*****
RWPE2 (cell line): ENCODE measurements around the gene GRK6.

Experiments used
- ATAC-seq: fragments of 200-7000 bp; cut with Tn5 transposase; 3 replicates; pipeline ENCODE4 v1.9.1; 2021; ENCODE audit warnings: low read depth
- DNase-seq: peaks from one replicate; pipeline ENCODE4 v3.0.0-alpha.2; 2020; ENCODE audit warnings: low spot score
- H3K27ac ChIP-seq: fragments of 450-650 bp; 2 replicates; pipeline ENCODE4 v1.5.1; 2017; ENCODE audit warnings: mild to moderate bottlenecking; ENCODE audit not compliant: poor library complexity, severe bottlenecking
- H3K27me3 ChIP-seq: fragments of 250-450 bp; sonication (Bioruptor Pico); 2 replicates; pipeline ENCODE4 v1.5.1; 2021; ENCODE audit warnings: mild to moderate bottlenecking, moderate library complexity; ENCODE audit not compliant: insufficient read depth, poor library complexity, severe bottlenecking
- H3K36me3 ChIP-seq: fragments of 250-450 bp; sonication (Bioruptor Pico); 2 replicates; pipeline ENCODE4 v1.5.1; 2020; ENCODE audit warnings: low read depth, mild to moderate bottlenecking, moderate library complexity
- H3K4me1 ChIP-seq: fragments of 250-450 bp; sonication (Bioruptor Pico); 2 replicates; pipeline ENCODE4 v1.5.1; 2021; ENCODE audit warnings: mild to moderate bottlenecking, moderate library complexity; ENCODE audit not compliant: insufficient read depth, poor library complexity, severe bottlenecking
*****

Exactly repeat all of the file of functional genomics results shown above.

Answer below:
RWPE2 (cell line): ENCODE measurements around the gene GRK6.

Experiments used
- ATAC-seq: fragments of 200-7000 bp; cut with Tn5 transposase; 3 replicates; pipeline ENCODE4 v1.9.1; 2021; ENCODE audit warnings: low read depth
- DNase-seq: peaks from one replicate; pipeline ENCODE4 v3.0.0-alpha.2; 2020; ENCODE audit warnings: low spot score
- H3K27ac ChIP-seq: fragments of 450-650 bp; 2 replicates; pipeline ENCODE4 v1.5.1; 2017; ENCODE audit warnings: mild to moderate bottlenecking; ENCODE audit not compliant: poor library complexity, severe bottlenecking
- H3K27me3 ChIP-seq: fragments of 250-450 bp; sonication (Bioruptor Pico); 2 replicates; pipeline ENCODE4 v1.5.1; 2021; ENCODE audit warnings: mild to moderate bottlenecking, moderate library complexity; ENCODE audit not compliant: insufficient read depth, poor library complexity, severe bottlenecking
- H3K36me3 ChIP-seq: fragments of 250-450 bp; sonication (Bioruptor Pico); 2 replicates; pipeline ENCODE4 v1.5.1; 2020; ENCODE audit warnings: low read depth, mild to moderate bottlenecking, moderate library complexity
- H3K4me1 ChIP-seq: fragments of 250-450 bp; sonication (Bioruptor Pico); 2 replicates; pipeline ENCODE4 v1.5.1; 2021; ENCODE audit warnings: mild to moderate bottlenecking, moderate library complexity; ENCODE audit not compliant: insufficient read depth, poor library complexity, severe bottlenecking